Flurbereinigung is the German word used to describe land reforms in various countries, especially West Germany and Austria. The term can best be translated as land consolidation. Unlike the land reforms carried out in the socialist countries of the Eastern Bloc, including East Germany, the idea of Flurbereiningung was not so much to distribute large quasi-feudal holdings to the formerly landless rural workers and/or to Kolkhoz-style cooperatives, but rather to correct the situation where after centuries of equal division of the inheritance of small farmers among their heirs and unregulated sales, most farmers owned many small non-adjacent plots of land, making access and cultivation difficult and inefficient. Another European country where this kind of land reform has been carried out is France (Remembrement).
Although these reforms had been anticipated by agricultural planners since the beginning of the 19th century, they were not executed in grand scale until the time about 1950. These reforms sought to improve agricultural efficiency and support the infrastructure. After criticism about loss of biodiversity caused by large-scale land reforms began to be voiced in the late 1970s, restoring the natural environment became another objective.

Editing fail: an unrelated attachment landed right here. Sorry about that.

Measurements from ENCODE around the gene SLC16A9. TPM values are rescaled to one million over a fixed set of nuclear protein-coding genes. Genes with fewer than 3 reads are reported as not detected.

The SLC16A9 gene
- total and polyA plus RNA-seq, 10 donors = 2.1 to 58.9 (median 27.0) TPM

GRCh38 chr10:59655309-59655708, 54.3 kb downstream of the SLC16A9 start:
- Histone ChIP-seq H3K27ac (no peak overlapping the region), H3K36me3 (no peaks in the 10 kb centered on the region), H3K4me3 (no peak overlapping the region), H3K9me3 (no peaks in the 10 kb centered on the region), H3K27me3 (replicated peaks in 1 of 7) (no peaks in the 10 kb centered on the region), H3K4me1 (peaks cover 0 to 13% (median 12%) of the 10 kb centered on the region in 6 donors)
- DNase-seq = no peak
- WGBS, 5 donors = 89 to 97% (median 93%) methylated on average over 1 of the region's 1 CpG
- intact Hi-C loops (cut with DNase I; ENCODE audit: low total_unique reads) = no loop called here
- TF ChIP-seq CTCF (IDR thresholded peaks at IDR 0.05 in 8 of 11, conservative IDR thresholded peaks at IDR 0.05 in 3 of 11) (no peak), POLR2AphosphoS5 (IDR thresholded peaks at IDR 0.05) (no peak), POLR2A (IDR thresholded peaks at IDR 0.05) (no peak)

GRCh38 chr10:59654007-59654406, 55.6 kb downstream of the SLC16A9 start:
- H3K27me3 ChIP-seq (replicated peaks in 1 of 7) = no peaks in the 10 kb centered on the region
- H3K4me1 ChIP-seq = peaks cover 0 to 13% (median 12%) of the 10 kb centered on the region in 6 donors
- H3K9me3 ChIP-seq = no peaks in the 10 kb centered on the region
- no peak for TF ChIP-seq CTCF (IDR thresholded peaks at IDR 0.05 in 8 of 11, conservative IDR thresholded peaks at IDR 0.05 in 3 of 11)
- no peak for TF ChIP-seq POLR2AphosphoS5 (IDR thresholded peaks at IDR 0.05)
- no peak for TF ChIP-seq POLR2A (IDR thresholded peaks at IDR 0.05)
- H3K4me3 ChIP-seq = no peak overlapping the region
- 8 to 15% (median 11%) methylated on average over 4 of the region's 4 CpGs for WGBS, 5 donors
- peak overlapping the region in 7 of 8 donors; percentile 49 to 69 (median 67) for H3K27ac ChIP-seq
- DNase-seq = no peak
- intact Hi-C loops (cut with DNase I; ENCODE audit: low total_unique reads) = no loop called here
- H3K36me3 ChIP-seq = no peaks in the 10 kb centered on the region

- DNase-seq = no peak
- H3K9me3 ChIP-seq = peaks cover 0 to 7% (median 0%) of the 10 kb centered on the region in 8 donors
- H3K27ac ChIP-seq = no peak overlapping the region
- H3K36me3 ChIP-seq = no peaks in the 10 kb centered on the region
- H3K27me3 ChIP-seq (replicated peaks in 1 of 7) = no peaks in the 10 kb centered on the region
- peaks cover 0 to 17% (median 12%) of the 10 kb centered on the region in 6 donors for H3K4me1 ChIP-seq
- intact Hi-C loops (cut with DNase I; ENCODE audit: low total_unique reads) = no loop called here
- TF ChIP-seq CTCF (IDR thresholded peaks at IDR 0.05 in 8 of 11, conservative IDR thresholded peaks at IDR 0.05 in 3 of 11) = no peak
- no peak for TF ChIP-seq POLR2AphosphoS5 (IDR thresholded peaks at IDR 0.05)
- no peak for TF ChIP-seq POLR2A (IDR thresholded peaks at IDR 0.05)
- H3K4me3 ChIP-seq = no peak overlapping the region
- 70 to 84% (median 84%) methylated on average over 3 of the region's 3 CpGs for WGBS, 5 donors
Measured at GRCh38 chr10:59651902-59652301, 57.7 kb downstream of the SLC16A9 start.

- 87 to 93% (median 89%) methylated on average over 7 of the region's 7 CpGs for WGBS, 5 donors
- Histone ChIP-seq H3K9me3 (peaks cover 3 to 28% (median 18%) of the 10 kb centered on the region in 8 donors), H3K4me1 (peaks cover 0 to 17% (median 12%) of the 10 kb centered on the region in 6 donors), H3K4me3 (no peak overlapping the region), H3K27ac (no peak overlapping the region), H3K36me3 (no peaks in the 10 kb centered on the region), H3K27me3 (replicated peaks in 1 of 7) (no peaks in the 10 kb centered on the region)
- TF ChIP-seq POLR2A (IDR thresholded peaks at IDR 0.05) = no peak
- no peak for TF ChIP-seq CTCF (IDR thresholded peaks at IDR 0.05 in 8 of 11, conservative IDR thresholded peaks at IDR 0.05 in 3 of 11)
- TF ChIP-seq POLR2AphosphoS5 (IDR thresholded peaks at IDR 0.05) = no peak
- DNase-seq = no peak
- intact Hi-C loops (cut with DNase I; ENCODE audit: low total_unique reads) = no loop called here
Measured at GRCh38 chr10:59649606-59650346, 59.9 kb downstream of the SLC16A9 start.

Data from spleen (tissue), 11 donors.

Other articles related to "flurbereinigung":
... Marks was mentioned for the meadowlands in the Kyll valley, which existed until the Flurbereinigung in 1952. 1936 came the introduction of the first Flurbereinigung measures, but they were interrupted by the Second World War in 1939 ... In 1952, first Flurbereinigung measures, begun before the war, were finished ...